Saturday, August 08, 2015

One final ride for The Bus

Friday, Aug. 7, 2015, 10:57 p.m.

The Bus pulled in as Hot Rod was pulling out, but Jerome Bettis said he couldn't conceive taking the torch from Rod Woodson on arriving at St. Vincent College in July 1996.

For his first training camp with the Steelers, Bettis could only hope to take the starting halfback job that belonged to Erric Pegram.

“I can appreciate it now,” Bettis said of the beginning to the best years of his life. “I knew Rod was a big star when I played against him in the Pro Bowl. But when I got to Pittsburgh, he had a restaurant, and I remember thinking I would be playing in a city where the fans cared about their football team maybe more than anything else — and to them, Rod was The Man.”

Bettis became The Legend, and he's about to become immortalized.

On Saturday night, he becomes the 17th former Steelers player enshrined into the Pro Football Hall of Fame. It is almost as though the fates conspired to make this moment.

The galvanizing figure for the Steelers squad that delivered “One for the Thumb,” Bettis is entering the Hall in his fifth year of eligibility and nine years since he retired as the National Football League's then-fifth-leading rusher.

He's quite familiar with the color of that famous jacket this Hall of Fame class's headliner will wear on the stage in Canton, Ohio.

“Hey, I'll take fate,” Bettis said, laughing. “After all those years of black overshadowing the yellow — sorry, I mean gold — my favorite color is getting its due, its time in the sun.”


One of the most recognizable nicknames in Pittsburgh's rich sports history, “The Bus” was the brainchild of a student at Notre Dame. Writing for the campus newspaper, the student offered that Bettis reminded him of a bus when plowing over defensive players. A week later, a chant emerged from the student section at Notre Dame Stadium. “Nobody stops The Bus!”

Bettis needed only to look in the mirror to see someone who could.

The Bus almost never made it out of Detroit. His city broken, his parents broke, his faith breaking while the Motor City rusted, Bettis took to selling crack cocaine alongside his brother and shooting at members of a rival gang. His famous bright and wide smile disappeared when he recalled the “bad choices I made, decisions I regret.”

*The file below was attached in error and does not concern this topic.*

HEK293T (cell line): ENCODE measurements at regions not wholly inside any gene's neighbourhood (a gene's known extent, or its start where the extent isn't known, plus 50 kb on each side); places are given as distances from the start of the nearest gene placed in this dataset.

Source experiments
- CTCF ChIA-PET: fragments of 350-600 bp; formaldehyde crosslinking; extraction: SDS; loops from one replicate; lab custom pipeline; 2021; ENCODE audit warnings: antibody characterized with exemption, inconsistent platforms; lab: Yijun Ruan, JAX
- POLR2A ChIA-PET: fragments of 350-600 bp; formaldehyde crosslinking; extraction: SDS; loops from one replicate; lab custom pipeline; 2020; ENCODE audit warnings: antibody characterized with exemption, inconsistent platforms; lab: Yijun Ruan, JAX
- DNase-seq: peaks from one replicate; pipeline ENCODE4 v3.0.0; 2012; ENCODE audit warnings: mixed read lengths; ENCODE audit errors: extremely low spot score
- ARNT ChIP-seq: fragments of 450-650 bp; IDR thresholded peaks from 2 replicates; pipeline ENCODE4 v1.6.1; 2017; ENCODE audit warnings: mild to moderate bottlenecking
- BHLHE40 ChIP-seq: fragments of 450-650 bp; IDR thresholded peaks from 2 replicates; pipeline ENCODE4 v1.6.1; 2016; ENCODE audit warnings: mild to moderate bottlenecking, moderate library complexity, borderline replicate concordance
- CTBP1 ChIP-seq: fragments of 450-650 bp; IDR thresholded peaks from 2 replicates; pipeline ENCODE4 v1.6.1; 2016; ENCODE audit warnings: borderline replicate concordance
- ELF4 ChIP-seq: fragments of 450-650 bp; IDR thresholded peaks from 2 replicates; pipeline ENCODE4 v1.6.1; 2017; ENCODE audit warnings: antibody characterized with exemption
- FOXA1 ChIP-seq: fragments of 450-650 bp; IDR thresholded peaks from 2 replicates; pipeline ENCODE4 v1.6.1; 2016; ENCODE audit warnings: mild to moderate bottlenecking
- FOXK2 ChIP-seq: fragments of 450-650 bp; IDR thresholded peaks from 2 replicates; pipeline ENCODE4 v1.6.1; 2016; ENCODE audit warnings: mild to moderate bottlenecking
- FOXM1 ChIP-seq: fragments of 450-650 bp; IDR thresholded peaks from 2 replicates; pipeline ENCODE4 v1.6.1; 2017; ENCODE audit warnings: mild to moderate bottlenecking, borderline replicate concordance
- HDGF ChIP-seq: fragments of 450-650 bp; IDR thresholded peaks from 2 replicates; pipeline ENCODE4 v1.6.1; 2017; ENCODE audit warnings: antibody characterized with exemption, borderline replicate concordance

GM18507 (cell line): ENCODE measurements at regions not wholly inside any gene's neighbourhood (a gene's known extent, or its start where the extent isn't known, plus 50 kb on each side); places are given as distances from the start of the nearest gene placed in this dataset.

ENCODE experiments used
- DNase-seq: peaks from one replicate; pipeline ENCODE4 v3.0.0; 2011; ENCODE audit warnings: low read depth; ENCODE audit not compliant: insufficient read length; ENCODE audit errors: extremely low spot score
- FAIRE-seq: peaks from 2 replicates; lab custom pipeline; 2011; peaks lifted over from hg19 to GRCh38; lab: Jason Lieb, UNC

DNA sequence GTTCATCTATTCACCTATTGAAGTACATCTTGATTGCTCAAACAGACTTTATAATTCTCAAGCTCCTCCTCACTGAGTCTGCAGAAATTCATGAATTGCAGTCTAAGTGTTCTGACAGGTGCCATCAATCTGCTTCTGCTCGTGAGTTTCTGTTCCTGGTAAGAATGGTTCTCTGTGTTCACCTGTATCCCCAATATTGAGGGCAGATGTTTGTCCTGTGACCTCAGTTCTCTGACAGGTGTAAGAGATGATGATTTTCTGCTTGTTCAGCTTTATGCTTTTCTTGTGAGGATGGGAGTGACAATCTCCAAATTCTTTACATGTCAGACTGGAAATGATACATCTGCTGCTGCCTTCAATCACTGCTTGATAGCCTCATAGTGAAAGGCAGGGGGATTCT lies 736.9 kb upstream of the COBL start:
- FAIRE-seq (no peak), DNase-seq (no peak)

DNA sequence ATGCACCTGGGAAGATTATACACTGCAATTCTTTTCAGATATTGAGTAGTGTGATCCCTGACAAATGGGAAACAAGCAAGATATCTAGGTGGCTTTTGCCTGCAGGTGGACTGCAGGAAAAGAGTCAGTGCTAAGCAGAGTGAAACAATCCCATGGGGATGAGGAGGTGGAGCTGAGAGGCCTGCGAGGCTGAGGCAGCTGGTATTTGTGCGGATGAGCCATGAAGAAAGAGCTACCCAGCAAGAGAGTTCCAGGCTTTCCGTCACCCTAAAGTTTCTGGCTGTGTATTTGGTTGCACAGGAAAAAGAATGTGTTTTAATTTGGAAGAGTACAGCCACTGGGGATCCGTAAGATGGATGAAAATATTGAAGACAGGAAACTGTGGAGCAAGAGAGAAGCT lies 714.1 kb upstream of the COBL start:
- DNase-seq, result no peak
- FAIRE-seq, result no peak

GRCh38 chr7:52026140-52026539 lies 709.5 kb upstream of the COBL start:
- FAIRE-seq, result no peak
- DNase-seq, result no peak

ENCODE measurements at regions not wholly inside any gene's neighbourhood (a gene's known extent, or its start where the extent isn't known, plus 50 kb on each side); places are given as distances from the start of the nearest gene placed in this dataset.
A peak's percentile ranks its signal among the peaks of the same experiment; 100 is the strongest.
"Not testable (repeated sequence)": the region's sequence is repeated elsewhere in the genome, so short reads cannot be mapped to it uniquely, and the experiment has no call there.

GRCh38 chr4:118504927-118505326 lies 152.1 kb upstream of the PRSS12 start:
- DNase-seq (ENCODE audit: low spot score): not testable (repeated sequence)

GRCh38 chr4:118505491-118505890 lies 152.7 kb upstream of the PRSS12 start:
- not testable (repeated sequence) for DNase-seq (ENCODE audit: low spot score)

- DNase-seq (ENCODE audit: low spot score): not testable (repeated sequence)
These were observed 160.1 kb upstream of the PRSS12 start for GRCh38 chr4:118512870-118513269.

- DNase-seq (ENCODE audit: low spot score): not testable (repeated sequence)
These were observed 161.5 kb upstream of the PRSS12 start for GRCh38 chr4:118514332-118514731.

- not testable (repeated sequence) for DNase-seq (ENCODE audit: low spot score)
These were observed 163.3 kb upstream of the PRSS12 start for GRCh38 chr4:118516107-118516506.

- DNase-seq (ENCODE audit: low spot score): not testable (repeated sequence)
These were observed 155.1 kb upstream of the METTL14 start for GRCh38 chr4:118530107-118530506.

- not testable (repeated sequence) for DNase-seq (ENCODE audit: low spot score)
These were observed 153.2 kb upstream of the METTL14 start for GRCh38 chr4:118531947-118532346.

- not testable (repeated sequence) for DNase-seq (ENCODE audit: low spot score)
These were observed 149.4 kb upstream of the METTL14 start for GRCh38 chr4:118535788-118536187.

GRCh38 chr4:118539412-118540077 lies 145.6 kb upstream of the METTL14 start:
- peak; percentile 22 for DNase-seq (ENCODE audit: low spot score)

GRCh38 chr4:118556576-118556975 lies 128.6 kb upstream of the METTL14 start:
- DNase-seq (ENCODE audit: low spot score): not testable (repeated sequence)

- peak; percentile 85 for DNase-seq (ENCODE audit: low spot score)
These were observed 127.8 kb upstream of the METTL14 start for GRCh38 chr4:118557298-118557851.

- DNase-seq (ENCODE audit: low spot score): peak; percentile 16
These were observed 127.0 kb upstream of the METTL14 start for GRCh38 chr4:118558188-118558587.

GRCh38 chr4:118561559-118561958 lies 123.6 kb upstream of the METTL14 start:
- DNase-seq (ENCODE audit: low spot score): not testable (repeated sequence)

Learning from mistakes can make a man of the boy. Bettis' missteps convinced him how to escape the ghetto that firmly held his friends in its grip.

He ran.

At Notre Dame, he ran for 1,912 yards from 1990-92.

In Los Angeles, he ran for 2,454 yards from 1993-94.

In St. Louis, he ran into a coach who wanted to move him to fullback after Bettis had run for only 637 yards in 1995.

And finally in Pittsburgh, he ran for 10,571 yards over 10 tough-as-steel seasons, a franchise total eclipsed only by Franco Harris.

At his lowest point since those days of drugs and guns, Bettis believed everybody had written him off when the Steelers traded for him at the 1996 NFL Draft. However, a new spin on an old story was about to be written in a town that longed to reclaim the great football team and a running back Pitts-burghers could back.


Jay Hayes took his children to see their uncle Jonathan, a Steelers tight end, midway through the 1996 season. By then, Bettis had beaten out Pegram for a starting role and started beating down opposing defenses. Pittsburghers liked his bulldozing, bowling ball style, but they had been fooled before into believing the next great back had arrived: Walter Abercrombie. Tim Worley. Barry Foster. Byron “Bam” Morris.

“Hey, Bus!” Jay Hayes called out on seeing Bettis at the Steelers team hotel during a midseason road game. “Jerome Bettis, The Bus. Nobody stops The Bus!”

Steelers radio voice Bill Hillgrove overheard Hayes and the next day referred to Bettis as “The Bus” during the broadcast. That was all the late Myron Cope, who had coined “The Terrible Towel,” needed to tout the Steelers' big, bruising back.

And because when Cope spoke, all Pittsburghers listened, belief in Bettis grew, and his No. 36 jersey became high fashion in the city of three rivers.